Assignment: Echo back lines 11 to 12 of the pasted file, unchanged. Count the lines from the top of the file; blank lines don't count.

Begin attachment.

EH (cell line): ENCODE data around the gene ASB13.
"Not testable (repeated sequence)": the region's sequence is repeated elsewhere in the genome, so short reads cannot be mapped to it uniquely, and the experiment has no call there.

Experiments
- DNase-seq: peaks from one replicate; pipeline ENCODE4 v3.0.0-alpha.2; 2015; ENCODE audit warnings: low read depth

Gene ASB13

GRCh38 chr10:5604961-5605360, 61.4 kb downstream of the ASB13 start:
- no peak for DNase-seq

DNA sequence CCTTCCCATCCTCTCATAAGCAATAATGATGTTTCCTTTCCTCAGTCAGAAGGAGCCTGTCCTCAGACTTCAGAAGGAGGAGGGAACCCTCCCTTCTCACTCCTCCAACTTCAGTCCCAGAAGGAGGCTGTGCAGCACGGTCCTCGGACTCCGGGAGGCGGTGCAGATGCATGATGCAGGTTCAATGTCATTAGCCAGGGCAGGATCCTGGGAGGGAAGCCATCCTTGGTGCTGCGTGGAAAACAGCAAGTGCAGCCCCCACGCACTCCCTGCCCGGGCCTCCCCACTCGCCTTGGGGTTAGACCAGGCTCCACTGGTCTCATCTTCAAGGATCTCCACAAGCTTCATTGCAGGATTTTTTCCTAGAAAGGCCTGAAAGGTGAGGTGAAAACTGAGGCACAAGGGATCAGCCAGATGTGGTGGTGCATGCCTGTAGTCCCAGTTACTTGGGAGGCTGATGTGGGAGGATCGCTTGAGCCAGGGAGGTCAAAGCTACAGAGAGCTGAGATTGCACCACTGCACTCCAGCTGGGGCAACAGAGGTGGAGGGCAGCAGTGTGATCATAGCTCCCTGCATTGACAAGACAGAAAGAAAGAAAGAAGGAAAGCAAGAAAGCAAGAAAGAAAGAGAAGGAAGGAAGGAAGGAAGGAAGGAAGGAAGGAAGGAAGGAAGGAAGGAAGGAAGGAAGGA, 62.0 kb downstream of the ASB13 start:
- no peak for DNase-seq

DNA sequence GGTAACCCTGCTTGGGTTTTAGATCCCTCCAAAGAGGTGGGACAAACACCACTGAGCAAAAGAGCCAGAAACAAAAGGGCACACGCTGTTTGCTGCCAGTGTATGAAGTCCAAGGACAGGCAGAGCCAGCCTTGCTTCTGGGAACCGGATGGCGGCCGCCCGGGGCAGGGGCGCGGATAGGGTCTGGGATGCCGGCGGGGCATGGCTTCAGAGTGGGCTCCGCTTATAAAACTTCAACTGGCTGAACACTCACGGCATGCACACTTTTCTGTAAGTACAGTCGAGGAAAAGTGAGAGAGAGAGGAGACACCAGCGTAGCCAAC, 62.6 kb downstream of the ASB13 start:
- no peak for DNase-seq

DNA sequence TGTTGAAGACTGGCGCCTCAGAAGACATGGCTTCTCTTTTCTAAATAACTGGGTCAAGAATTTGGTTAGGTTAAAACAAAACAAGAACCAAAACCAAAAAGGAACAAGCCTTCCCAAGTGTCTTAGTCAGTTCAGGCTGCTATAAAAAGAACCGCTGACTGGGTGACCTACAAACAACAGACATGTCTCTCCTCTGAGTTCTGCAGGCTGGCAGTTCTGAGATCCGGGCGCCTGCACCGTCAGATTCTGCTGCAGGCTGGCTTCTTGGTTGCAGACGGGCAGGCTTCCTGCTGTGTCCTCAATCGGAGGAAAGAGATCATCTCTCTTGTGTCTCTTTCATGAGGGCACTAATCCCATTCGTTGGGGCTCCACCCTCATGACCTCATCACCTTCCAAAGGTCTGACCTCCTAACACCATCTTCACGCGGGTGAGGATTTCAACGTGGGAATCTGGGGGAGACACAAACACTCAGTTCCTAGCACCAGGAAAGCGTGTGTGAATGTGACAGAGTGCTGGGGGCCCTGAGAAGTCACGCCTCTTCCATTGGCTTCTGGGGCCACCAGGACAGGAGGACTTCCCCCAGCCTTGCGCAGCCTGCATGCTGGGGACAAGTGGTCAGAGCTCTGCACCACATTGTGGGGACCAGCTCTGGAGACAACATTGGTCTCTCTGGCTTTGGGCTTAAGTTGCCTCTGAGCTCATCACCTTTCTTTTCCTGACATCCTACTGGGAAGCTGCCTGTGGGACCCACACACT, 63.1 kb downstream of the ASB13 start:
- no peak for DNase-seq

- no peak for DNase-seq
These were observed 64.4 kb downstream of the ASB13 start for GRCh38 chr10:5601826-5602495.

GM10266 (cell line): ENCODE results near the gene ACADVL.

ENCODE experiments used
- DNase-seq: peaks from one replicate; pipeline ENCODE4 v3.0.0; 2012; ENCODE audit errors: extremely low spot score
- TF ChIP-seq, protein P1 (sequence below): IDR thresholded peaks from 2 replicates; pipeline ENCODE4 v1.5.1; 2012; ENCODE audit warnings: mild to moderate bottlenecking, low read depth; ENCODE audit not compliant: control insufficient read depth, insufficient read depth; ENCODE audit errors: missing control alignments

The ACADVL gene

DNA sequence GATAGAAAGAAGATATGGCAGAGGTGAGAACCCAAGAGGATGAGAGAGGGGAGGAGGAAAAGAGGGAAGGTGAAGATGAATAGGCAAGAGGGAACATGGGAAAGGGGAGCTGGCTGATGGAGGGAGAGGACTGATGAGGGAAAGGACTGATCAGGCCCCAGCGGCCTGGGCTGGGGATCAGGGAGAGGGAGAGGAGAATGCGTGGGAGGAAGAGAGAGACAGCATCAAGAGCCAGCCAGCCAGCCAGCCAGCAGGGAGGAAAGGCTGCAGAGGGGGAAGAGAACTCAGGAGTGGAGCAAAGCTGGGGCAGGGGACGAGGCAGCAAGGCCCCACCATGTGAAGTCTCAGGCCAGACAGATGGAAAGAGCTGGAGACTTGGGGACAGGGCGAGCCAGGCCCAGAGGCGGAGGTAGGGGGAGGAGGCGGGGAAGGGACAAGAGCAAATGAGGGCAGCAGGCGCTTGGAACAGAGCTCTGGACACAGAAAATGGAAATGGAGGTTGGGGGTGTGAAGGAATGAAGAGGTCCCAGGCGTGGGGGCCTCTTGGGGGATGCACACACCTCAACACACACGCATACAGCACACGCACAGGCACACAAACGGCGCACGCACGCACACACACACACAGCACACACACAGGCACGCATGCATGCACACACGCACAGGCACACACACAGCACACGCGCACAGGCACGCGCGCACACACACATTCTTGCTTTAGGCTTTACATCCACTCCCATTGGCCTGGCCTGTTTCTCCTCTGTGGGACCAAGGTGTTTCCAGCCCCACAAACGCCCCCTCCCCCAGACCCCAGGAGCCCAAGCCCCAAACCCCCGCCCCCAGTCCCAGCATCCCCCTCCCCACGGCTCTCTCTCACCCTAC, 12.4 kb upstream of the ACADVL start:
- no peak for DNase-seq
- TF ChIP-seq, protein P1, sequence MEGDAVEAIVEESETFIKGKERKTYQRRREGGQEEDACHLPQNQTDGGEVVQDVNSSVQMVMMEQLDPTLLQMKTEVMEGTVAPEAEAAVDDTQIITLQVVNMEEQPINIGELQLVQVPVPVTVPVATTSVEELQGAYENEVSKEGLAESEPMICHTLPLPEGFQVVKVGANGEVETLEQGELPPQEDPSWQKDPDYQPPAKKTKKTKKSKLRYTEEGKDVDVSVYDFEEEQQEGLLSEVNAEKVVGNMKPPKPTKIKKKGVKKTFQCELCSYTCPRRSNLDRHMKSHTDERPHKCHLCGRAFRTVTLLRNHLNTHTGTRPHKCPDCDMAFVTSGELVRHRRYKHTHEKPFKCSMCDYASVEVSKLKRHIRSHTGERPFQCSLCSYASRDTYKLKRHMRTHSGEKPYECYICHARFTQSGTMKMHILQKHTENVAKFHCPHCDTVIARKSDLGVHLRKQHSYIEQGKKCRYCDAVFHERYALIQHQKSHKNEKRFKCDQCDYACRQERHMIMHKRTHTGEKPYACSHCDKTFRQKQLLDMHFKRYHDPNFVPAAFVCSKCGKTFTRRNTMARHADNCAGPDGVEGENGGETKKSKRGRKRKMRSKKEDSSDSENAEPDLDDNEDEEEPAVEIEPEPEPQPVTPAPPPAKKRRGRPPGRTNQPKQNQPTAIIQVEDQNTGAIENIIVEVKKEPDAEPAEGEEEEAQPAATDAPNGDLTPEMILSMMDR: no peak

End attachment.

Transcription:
- no peak for DNase-seq

DNA sequence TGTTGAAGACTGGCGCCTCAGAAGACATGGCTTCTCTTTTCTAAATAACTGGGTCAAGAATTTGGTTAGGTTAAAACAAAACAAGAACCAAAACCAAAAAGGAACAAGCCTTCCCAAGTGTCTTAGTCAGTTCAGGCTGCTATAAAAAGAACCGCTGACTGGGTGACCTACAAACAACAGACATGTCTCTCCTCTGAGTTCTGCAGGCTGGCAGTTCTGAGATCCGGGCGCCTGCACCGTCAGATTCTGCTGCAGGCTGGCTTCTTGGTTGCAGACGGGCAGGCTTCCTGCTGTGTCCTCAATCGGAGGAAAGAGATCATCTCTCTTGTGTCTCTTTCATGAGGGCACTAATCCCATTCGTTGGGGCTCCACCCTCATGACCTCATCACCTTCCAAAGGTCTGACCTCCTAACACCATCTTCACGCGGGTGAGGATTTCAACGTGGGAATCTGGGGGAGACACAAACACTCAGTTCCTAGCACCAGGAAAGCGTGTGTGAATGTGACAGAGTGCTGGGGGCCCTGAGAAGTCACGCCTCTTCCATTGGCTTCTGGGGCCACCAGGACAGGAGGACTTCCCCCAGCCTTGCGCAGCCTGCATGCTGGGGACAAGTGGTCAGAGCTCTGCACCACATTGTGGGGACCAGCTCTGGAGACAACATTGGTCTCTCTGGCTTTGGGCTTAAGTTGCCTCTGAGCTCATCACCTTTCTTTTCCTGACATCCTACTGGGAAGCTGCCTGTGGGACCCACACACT, 63.1 kb downstream of the ASB13 start: